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PS-2.03: Indigenous knowledge, informal sector, innovation and development 2
8:30am - 10:00am
Session Chair: Deepa V K, Jawaharlal Nehru University Discussant: Judith Sutz, Universidad de la República
Location:Savoy Room-3 (Homann)
Informal Sector Innovations in the Annals of the History: Exploring its Contributions and the Politics of Undervaluation
Fayaz Ahmad Sheikh
JAWAHARLAL NEHRU UNIVERSITY, NEW DELHI, India
Informal economy is ubiquitous. It is idiosyncratically pervasive both in developed and developing economies. It is estimated that half the workers of the world –close to 1.8 billion people are working in this sector. Considering the enormous size of informal sector and its contributions to the various GDP’s, it has rightly become an increasingly popular subject of study in social science. Policy makers and academicians alike are widely attracted to this field of research. Yet, from the beginning the concept of the ‘informal economy,’ and its myriad of related activities captured by various terms have been the subject of much controversy. Notwithstanding the conceptual vagueness, many studies have attempted delineate on its several components like labour conditions and nature of the work. Regrettably, very few studies have explicitly explored the knowledge component of this sector which lie at the core of its competitive advantage. Very little is known about how knowledge is generated, diffused, monetized and protected in this sector. This paper towards this direction is an attempt to conceptualize informal sector innovations and explore the contributions if any this sector has made in the past. An attempt is made to explore the political, philosophical and social reasons which has led to the undervaluation of the informal sector innovations.
What can ethnography contribute to innovation studies in the global South?
Marcela Suárez Estrada
Freie Universität Berlin, Germany
Innovation studies research is at the forefront of recent theoretical and interdisciplinary debates. However, it also faces at least three methodological challenges, namely: the need for empirical strategies to analyse inclusive innovations, the need to conduct symmetrical cutting-edge research in both theory and methods rather than giving lopsided emphasis to one or the other, and the need to adequately grasp the multiple, multi-sited and mobile character of social phenomena as well as the diverse impacts of digital culture in our lives stemming from globalisation. This article aims to analyse the potentialities that ethnographical approaches have in facing these challenges, and multi-sited and digital ethnographical approaches in particular. Ethnography will be explored here as a flexible research strategy to grasp phenomena but also to develop theories closer to local actors and their different types of knowledge in the global South. These reflections about methods in innovation studies are also an opportunity to take part in a renewed discussion about how to conduct research in a more collaborative and inclusive way.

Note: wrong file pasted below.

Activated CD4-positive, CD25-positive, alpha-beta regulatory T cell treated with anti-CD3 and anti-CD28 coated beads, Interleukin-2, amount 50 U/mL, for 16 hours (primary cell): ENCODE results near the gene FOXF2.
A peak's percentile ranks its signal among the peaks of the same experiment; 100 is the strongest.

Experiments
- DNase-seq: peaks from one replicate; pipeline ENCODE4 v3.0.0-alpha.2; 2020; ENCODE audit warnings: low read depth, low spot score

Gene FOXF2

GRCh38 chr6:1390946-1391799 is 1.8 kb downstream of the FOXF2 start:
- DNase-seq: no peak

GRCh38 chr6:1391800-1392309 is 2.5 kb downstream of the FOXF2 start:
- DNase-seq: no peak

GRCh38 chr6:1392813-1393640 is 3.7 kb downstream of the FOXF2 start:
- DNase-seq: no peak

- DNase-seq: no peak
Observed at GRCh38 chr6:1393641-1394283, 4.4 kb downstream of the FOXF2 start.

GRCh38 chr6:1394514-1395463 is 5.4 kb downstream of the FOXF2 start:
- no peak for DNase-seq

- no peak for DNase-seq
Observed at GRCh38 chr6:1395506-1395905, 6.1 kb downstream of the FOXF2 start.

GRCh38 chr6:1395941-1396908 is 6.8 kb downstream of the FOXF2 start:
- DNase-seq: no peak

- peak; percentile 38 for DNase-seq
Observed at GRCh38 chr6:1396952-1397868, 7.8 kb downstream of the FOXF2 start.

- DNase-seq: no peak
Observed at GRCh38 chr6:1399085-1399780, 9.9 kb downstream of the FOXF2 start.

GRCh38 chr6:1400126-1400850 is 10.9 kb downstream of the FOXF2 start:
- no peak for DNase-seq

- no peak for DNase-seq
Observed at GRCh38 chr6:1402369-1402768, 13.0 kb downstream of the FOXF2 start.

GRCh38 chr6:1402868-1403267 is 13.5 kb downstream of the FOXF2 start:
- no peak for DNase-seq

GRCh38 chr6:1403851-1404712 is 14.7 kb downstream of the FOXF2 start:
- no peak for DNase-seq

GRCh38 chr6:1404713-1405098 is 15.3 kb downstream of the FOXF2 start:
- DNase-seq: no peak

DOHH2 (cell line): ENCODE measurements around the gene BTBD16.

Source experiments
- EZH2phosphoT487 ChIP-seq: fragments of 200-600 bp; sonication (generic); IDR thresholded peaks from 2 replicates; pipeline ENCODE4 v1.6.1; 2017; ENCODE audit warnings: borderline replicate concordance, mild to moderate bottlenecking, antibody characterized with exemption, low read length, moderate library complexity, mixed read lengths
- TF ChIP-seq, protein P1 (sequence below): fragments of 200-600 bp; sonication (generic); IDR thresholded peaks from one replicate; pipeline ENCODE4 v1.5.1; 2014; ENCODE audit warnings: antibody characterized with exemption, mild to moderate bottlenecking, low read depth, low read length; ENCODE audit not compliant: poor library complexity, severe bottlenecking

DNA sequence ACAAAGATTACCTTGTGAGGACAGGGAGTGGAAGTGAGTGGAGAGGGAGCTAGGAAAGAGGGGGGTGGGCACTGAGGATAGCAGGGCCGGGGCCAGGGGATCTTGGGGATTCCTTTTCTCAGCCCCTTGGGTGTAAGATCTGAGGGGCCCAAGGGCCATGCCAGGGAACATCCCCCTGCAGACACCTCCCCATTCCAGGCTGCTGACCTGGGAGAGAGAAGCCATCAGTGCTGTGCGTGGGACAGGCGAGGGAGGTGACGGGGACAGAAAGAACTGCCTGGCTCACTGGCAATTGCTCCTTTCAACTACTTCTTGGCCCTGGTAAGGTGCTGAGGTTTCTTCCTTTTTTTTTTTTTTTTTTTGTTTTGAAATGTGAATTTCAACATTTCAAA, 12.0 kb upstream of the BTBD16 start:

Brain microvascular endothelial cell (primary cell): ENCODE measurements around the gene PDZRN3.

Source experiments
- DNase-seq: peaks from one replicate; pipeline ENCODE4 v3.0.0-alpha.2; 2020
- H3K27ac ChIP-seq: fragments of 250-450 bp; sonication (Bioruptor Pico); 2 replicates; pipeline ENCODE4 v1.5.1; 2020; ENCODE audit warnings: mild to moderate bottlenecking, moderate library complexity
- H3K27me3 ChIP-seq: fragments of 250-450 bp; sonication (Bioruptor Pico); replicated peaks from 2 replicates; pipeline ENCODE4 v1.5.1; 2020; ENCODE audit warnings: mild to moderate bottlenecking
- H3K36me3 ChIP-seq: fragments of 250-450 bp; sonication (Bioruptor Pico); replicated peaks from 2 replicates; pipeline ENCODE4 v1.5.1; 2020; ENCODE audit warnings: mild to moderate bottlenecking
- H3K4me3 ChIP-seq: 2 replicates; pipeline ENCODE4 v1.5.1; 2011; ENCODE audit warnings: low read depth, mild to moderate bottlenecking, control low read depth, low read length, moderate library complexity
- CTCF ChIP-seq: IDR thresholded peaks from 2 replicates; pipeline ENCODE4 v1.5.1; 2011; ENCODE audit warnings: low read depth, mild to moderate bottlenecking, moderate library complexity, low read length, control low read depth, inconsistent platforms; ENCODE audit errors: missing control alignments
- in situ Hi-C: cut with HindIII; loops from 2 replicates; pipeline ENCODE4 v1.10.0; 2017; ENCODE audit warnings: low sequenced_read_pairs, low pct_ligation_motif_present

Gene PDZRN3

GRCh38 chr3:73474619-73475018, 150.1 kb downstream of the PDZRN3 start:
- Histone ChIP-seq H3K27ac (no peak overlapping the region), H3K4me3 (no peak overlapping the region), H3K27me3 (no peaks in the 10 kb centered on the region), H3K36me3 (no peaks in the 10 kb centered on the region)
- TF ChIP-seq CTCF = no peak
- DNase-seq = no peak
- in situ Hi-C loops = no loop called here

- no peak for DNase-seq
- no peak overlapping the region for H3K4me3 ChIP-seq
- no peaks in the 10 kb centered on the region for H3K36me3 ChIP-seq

Adjusting Qualitative Research Methods for Innovation Studies
Nadja Nordling1, Rhiannon Pugh2
1University of Tampere, Finland; 2Uppsala University, Sweden
This paper draws attention on how in innovation studies, from the qualitative perspective, there is a stark mismatch between the wealth of qualitative methods available, and the narrow selection most commonly employed. The ordinary methodology is a case study approach that is usually drawing on the same accustomed range of qualitative methods, and it seems that as these methods have been widely used and thus many more, alternative, methods have not. Also, the methods used usually support doing research rather top down than bottom up leaving the voices of many groups unheard.
Why are a wider range of qualitative methods not employed by the innovation policy studies community? What can different qualitative methods bring to innovation policy research?
We find case studies more appropriate to study activities in the formal sector but in order to understand activities in the informal sector, we suggest that adjusted – more participative and inclusive methods – qualitative research methods are in order. In addition, we believe that by using adjusted methods a deeper understanding of the formulation and development of innovation policies is possible. We do not argue that the old methods should be put aside entirely, but rather suggest that a wider range of methods should be composed to capture the essence of policy formulation.
Based on past studies, we have identified some methodologies from the suite of qualitative research that are repeated and seem to be the most favored approaches for conducting research in innovation studies. In this paper, we review these common approaches, describe how they work and give examples of how they have been used by scholars in the past. We also introduce adjusted qualitative methods that emphasize more participative and inclusive approaches to conduct research. These approaches are well established in other fields of the social sciences, but have yet to create a big impact in innovation studies. From our own experiences of using some more participative methods in our research, especially in innovation policy, we reflect on some of the opportunities these other methods provide to enhance research in innovation studies, but also some of the pitfalls encountered and thoughts on how these can be avoided. Rather than presenting “new” methods or approaches, this paper suggests some incremental steps that could be taken to build upon the existing strengths in the innovation studies discipline, and re-orient ourselves to a more inclusive mode of practice.